• Search
  • LinkedIn
  • Instagram

Volcanic connections

Magmatic connectivity among six Galápagos volcanoes revealed by satellite geodesy

Words by Marissa Lo
28 February 2024
Bartolomé Island, Galápagos.

Bartolomé Island, Galápagos. Satellite data reveal correlated displacement of several Galápagos volcanoes during periods of magmatic unrest

Constraining the subsurface behaviour of magma using surface observations is notoriously difficult. At oceanic hotspots, the crust is relatively thin, which facilitates frequent effusive activity, shallow magma storage, and multiple pathways for magma ascent. This makes volcanoes associated with oceanic hotspots useful candidates for understanding magmatic systems, by conducting geochemical analyses on recently erupted material or monitoring surface deformation.

Eoin Reddin at the University of Leeds, UK, and colleagues use radar data from the Sentinel-1 satellite to study volcanic displacement in the Western Galápagos, where six active volcanoes lie atop oceanic crust and within 30-45 km of each other. Using Interferometric Synthetic Aperture Radar (InSAR) data, the team studied displacement across the volcanoes from January 2017 to March 2022, during which time five eruptions occurred.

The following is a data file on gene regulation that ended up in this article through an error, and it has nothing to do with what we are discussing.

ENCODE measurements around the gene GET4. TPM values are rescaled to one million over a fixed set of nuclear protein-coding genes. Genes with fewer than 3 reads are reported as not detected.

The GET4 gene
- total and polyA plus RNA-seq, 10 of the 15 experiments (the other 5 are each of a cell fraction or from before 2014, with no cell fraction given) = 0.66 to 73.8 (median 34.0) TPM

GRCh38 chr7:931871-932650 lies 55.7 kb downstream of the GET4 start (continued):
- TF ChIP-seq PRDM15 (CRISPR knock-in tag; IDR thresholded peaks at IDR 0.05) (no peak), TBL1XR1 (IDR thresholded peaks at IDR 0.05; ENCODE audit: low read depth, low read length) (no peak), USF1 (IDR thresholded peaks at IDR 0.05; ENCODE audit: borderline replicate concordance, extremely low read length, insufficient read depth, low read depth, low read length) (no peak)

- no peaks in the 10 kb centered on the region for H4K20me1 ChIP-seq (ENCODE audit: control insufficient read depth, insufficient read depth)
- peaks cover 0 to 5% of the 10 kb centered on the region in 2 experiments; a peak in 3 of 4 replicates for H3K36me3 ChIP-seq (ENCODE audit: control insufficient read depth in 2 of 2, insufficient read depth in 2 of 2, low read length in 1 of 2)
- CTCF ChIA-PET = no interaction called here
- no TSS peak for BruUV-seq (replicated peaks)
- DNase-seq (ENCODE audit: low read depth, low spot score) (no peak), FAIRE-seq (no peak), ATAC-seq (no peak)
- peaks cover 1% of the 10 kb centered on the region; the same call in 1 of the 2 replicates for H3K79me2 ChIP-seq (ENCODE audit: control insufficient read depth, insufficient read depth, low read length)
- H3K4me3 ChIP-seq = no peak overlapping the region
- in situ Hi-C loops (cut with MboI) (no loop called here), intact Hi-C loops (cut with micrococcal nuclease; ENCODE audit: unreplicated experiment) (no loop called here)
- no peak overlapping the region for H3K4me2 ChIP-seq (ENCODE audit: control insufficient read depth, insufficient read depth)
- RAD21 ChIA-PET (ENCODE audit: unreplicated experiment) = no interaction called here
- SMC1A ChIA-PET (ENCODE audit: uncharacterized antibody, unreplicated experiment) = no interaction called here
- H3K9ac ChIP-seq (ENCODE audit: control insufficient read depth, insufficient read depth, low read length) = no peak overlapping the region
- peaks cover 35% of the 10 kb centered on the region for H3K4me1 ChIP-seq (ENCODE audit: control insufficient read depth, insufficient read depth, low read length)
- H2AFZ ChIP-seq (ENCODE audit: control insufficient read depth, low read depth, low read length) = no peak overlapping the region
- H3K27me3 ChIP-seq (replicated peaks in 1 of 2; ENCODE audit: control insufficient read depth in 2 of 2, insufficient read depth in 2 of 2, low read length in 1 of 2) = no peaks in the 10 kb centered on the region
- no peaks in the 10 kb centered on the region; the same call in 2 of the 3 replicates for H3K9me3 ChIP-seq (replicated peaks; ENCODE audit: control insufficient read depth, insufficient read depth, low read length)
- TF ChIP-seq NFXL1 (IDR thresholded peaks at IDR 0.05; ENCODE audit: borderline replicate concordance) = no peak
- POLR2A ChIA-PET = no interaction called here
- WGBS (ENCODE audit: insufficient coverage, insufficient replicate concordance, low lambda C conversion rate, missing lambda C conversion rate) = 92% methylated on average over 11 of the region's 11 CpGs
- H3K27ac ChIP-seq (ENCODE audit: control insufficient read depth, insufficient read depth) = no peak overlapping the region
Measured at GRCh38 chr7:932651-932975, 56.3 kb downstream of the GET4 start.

The team analysed approximately 2,000 interferograms and showed that there was a correlation between deformation at all six volcanoes and eruptive activity and elevated magma flux. No magmatic or tectonic events during the period of study were sufficiently large or long-lasting to account for these correlations. The team instead conclude that the studied volcanoes may have an interconnected magmatic system where changes in magma supply affect the entire system – connectivity at the base of the crust would be consistent with petrological evidence from other studies.

The study shows that volcanic displacement measured using satellite data can be used to constrain the nature of magma storage and transportation up to several kilometres deep into the crust. While this analysis focuses on the Western Galápagos, the approach could be applied to other oceanic hotspots, such as Ascension, Cape Verde, or Réunion. The study also highlights the importance of regular, temporally dense data points, as the authors argue that these were key for adequately analysing volcanic deformation in the Western Galápagos.

Marissa Lo


Nat. Comm. 14, 6614 (2023); doi.org/10.1038/s41467-023-42157-x

Related articles